US 4149739 A
A dual passage string of pipe for use in cycling fluid from a ship to an undersea mineral aggregate gathering apparatus. The string of pipe is made up of sections of concentric inner and outer pipes. The outer pipes are screwed together and the inner pipes slide telescopingly within each other. The inner pipes are suspended in the outer pipes at their upper ends by a rigid supporting ring supported by an internal shoulder in the outer pipe. The internal shoulder is located at the base of the threads and is separated from the lower end of the male threaded section. A resilient seal ring is carried between the supporting ring and the male threaded section for preventing water from entering the threads to avoid corrosion.
1. A string of dual pipe for use with an undersea gathering apparatus of the type that collects mineral aggregates from an undersea floor and conveys them to the surface comprising:
upper and lower stands of outer pipe interconnected by a joint having an externally upset threaded box section on the lower stand and an externally upset threaded pin section on the upper stand screwed into the box section;
the box section and the pin section having external shoulders that engage each other when fully made up to limit the make-up position and prevent water surrounding the outer pipe from entering the threads, the box section having an internal shoulder spaced a selected distance from the end of the pin section when fully made-up;
upper and lower stands of inner pipe contained respectively within the upper and lower stands of outer pipe and concentrically spaced therefrom to form continuously open inner and annular passages;
an inner joint innerconnecting the ends of the inner stands formed by an outer enlarged end of one inner stand receiving the end of the next stand in sliding telescoping relation;
a rigid supporting ring mounted to the inner pipe and carried on the internal shoulder of the outer pipe box section for supporting the inner stands, the supporting ring having passage means to allow water to pass through the annular passage; and
a resilient seal ring carried between the supporting ring and the end of the pin section for preventing water from entering the threads from the annular passage.
2. The apparatus according to claim 1 wherein the resilient seal ring is carried on an annular recessed shoulder of the ring, the thickness of the seal ring being sufficiently greater than the depth of the shoulder so that when the outer pipe stands are fully made-up, the end of the pin section deforms the seal ring and does not contact the supporting rigid ring.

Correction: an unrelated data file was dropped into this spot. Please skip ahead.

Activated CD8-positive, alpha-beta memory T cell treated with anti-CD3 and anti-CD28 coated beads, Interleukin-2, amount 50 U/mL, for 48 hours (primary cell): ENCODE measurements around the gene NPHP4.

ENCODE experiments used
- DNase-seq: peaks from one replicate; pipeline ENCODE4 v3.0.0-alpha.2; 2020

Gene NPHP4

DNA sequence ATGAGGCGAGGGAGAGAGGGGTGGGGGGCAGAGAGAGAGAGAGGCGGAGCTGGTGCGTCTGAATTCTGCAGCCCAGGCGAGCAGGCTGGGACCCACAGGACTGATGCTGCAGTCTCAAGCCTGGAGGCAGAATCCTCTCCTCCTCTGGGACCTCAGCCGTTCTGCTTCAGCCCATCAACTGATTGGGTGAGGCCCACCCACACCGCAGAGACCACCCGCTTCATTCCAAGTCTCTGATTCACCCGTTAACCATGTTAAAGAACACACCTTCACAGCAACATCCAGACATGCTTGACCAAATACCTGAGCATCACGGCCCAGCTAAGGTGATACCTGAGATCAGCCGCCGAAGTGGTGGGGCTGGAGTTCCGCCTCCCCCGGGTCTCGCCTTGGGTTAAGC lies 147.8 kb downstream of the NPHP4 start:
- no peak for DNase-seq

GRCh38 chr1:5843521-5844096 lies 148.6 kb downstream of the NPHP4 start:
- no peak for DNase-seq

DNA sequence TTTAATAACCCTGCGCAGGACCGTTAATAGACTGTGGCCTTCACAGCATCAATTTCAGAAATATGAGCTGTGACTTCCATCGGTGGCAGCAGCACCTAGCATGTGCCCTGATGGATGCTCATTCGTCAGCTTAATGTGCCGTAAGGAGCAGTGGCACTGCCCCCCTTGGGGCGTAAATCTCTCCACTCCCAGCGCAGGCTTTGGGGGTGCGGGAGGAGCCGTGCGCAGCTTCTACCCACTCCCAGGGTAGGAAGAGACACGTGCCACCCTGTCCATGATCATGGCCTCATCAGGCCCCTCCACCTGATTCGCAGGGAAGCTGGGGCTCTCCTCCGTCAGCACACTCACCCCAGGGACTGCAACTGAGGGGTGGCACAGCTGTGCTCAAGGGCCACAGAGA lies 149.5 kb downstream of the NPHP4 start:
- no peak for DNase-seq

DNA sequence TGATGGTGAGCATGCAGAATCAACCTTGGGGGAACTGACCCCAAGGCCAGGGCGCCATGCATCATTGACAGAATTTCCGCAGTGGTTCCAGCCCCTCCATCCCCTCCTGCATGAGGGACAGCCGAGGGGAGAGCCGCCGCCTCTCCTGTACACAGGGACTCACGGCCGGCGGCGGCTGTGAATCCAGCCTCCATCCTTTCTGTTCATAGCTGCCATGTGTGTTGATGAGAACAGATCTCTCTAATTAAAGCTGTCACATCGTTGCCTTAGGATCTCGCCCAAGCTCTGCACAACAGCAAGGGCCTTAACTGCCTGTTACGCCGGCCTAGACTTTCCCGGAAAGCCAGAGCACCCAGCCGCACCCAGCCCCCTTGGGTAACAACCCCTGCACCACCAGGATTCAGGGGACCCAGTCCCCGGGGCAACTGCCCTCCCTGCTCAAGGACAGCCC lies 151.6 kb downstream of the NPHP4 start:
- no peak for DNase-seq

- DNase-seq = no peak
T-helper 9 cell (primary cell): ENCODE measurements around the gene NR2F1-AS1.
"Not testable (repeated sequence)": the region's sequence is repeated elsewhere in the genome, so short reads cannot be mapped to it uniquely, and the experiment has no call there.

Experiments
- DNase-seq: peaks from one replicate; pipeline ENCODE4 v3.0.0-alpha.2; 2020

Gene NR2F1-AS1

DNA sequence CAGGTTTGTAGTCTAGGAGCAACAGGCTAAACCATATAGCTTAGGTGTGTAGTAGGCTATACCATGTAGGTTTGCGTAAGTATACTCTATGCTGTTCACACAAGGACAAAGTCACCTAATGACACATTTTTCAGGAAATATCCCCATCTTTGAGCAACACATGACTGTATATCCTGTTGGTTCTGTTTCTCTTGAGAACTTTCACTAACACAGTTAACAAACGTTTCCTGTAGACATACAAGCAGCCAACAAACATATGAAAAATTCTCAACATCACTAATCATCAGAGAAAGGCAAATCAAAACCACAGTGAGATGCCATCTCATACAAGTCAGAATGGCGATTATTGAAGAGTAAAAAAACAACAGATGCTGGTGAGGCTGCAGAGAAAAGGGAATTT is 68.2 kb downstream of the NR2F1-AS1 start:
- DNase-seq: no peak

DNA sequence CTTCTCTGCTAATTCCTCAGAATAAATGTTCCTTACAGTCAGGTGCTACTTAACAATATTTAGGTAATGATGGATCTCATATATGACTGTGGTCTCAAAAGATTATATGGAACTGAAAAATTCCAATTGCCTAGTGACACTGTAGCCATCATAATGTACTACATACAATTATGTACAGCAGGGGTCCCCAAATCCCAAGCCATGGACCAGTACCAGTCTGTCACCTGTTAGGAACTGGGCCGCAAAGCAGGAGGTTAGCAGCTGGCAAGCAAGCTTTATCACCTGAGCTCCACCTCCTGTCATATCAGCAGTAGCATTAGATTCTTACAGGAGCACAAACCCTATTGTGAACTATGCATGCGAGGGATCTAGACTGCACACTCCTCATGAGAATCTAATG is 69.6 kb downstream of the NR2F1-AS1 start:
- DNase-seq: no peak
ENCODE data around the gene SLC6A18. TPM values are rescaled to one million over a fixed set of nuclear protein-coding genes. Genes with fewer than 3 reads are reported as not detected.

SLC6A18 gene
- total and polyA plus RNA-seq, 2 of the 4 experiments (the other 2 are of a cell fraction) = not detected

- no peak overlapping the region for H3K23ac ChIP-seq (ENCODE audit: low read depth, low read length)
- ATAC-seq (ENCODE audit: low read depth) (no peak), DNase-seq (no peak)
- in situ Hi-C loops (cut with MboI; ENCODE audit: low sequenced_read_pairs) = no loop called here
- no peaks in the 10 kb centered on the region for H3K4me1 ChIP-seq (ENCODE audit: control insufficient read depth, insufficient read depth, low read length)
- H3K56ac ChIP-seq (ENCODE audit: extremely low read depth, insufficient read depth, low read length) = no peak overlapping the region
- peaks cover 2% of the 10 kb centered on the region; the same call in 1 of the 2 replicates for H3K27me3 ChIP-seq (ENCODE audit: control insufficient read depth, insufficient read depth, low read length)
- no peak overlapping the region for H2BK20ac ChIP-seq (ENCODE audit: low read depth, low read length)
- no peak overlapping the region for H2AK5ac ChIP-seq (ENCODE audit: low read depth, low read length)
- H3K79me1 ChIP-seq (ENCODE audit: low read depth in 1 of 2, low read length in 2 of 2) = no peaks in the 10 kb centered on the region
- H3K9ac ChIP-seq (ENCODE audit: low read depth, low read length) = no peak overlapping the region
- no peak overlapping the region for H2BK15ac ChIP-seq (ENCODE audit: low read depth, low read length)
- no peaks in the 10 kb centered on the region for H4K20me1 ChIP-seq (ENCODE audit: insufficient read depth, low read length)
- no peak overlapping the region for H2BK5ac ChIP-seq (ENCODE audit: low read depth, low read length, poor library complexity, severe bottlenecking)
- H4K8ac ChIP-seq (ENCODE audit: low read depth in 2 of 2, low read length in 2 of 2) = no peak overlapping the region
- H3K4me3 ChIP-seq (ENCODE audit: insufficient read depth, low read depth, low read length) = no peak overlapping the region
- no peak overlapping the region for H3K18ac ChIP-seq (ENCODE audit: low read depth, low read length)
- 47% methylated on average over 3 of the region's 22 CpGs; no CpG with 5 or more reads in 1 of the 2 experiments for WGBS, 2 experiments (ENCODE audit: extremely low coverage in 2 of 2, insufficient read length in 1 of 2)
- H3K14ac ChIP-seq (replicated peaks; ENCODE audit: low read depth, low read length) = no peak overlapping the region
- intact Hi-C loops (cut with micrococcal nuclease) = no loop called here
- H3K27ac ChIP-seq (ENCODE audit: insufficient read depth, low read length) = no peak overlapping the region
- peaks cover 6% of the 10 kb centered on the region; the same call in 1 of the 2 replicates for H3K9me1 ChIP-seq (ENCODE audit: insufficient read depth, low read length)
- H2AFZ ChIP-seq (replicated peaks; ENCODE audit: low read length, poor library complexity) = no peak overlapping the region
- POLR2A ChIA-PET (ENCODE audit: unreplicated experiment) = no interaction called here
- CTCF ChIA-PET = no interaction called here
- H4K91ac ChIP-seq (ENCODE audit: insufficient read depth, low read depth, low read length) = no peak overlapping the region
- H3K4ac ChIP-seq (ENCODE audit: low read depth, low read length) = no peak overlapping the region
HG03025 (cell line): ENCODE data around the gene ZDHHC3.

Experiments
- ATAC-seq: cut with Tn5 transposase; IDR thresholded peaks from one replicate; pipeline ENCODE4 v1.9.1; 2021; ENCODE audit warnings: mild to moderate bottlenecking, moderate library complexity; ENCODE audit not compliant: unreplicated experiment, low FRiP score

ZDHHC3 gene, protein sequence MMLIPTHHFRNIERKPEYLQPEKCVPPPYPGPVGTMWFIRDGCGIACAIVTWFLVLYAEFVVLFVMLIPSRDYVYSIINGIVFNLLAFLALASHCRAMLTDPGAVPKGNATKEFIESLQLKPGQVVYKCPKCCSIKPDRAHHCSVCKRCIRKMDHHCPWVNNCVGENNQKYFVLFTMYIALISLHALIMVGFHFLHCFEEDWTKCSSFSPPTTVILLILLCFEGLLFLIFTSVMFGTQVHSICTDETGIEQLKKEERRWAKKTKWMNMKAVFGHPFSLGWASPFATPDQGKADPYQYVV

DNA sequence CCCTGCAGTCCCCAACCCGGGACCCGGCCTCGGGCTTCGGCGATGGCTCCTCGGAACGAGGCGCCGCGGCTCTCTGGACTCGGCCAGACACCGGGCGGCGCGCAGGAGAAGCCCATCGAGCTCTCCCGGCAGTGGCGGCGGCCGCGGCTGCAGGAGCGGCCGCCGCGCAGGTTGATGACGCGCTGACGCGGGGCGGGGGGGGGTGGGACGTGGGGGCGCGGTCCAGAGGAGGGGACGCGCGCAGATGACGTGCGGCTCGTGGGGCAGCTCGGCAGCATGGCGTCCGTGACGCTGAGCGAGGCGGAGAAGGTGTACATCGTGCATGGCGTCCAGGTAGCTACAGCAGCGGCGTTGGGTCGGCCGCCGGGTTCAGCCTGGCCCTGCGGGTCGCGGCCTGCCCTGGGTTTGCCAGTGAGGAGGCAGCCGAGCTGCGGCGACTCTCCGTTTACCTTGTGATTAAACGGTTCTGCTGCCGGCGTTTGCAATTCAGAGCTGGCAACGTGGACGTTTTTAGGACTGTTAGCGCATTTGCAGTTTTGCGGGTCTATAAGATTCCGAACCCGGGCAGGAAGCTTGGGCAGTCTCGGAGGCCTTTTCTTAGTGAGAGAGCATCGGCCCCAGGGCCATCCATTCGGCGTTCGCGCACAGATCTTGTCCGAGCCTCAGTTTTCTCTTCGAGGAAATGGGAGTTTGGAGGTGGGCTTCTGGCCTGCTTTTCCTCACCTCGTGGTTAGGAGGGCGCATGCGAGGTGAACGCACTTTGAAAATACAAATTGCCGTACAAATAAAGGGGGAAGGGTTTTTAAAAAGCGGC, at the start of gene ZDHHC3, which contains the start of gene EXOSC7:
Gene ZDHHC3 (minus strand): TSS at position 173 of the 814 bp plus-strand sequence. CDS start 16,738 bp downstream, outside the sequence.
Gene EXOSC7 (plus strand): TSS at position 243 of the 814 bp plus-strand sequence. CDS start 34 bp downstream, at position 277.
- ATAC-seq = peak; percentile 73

3. The apparatus according to claim 2 wherein the supporting ring is mounted to the inner pipe by radially spaced external projections spaced apart, the spaces between each projection serving as passage means to allow water to pass through the annular passage.
4. The apparatus according to claim 3 wherein the outer diameter of the seal ring equals the diameter of the internal shoulder and the inner diameter of the seal ring is sufficiently greater than the inner diameter of the outer pipe so as to be deformed for sealing without protruding into the annular passage.
1. Field of the Invention
This invention relates in general to the mining of minerals from underwater and in particular to the harvesting of mineral nodules located on the floor of an ocean.
2. Description of the Prior Art
Ferromanganese nodules or aggregates are known to exist in large quantities on ocean floors, frequently at depths varying from 5,000 to 19,000 feet. Previously, means have been suggested for scraping or picking up the loose aggregates from the sea floor and transmitting them to the surface. U.S. Pat. No. 3,588,174 discloses a collector that is towed across the undersea floor, dislodging the aggregates partially by water spray, the aggregates being pumped to the surface in a stream of water within a conduit. U.S. Pat. No. 3,802,740 and Canadian Pat. No. 692,998 disclose devices that also collect aggregates from an undersea floor and transmit them in a conduit to the surface. Such devices convey the collected aggregate to the surface by utilizing submerged pumps. A submerged pump usually requires a protective capsule and may be difficult to service, especially at great depths.